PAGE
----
Long-awaited plans for a retail giant to open its first store in the north-east could be derailed because of a potential legal battle between rival developers and the city council.
Councillors have been urged to approve proposals to redevelop the Makro site at Nigg into an IKEA outlet and a smaller convenience store.
Developer Cyan Properties Ltd initially had consent to open a supermarket on the site, but has now submitted an amended application.
The plans – which are expected to create 100 jobs – have been altered because of a lack of interest from the large supermarkets opening a new store in the current economic climate.
In an unusual move, planning officers have warned councillors that the authority could face a legal challenge should they back the latest application.
In a report to the planning committee, Daniel Lewis advises that a challenge could be raised by rival developer Hermiston Securities, who had proposals for a supermarket at its Loirston site rejected earlier this year.
The report also highlights a possible challenge from the owners of the Thistle Hotel site in Souter Head Road at Altens, which is identified in the current local development plan as a potential location for a supermarket.
Mr Lewis also calls for a revised retail study to be carried out.
He adds: “As such, in order to minimise the risk of challenge, it is imperative that the council ensure that proper processes and procedures are followed in the handling of planning applications.”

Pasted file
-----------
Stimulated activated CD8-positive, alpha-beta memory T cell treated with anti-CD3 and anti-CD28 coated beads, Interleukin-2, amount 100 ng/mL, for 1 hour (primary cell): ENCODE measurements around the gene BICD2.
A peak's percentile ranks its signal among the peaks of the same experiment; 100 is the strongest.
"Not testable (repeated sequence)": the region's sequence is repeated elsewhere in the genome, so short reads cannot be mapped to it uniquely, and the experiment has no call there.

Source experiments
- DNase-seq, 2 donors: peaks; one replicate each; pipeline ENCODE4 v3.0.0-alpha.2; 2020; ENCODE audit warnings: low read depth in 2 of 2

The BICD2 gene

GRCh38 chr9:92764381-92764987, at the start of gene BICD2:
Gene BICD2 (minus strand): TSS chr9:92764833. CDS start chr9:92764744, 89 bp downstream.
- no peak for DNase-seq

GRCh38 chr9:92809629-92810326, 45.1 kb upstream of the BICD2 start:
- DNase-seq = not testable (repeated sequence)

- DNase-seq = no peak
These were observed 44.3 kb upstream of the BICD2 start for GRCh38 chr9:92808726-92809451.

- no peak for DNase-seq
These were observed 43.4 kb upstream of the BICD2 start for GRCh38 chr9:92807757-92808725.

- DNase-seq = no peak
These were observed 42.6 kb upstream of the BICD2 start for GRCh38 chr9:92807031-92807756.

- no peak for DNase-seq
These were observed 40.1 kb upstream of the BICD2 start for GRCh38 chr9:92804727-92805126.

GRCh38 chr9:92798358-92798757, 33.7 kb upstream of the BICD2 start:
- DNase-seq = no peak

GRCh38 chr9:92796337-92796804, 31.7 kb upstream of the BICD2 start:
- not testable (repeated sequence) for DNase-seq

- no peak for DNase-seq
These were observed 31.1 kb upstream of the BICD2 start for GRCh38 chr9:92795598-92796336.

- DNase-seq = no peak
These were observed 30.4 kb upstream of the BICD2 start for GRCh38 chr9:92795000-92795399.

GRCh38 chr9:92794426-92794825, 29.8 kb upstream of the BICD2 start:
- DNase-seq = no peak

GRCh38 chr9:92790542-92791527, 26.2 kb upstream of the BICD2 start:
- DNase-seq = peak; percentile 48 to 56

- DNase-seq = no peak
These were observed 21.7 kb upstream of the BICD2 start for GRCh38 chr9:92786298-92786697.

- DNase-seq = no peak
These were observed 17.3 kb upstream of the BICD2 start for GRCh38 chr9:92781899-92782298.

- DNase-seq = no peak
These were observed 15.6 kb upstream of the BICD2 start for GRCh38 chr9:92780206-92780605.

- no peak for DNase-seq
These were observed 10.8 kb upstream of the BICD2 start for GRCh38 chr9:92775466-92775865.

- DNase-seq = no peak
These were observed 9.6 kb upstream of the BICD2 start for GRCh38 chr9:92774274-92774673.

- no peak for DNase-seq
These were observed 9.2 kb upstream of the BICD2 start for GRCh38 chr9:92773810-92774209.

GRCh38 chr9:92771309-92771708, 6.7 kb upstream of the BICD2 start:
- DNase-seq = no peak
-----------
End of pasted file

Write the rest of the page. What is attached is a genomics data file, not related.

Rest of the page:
The Press and Journal understands the city council has not yet identified the exact nature of any potential legal challenge or what it would be based on.
Last night, local MSPs expressed concern that Aberdeen and the wider north-east could lose out because of the potential legal issues.
Conservative MSP Alex Johnstone has urged the council to be “courageous” and move forward with the plans.
He said: “It’s a difficult situation, but when this kind of issue arises we rely on our local authorities to be responsive and do what’s right.
“We are in a period when there’s pressure on retail and there is bad news regarding developments in other areas.”
North-east MSP Mr Johnstone said IKEA would only bolster the city’s retail status and would benefit other businesses, rather than create unfair competition.
He added: “If the council is minded to grant this application they should be courageous and do it.
“It’s sad that so much that’s important to the city of Aberdeen ends up in legal challenges, and I hope it doesn’t happen here.”
North-east labour MSP Lewis Macdonald said: “I hope the development can go ahead as soon as possible. If IKEA is approved there will certainly be a lot of people who will want to shop there.”
Sue Porter, secretary of Cove and Altens Community Council, shared Mr Johnstone’s views on the legal situation.
She said: “I would hope there’s no delay to the development, which the community council is supportive of.”
And last night, the developers who hope to bring the Swedish superstore to the Granite City said they were confident any legal challenge would not stand in the way of the proposals going ahead.
Property consultant Ryden LLP is the planning agent for Cyan Properties.
John Findlay, partner at the firm, said: “We feel there is little prospect of a legal challenge, either to the local development plan or to the decision that is taken by the planning committee.
“We are pleased the application is going before committee, the decision to submit amended plans was discussed with officers before they were put forward.”
A decision will be made by the planning development management committee on Thursday.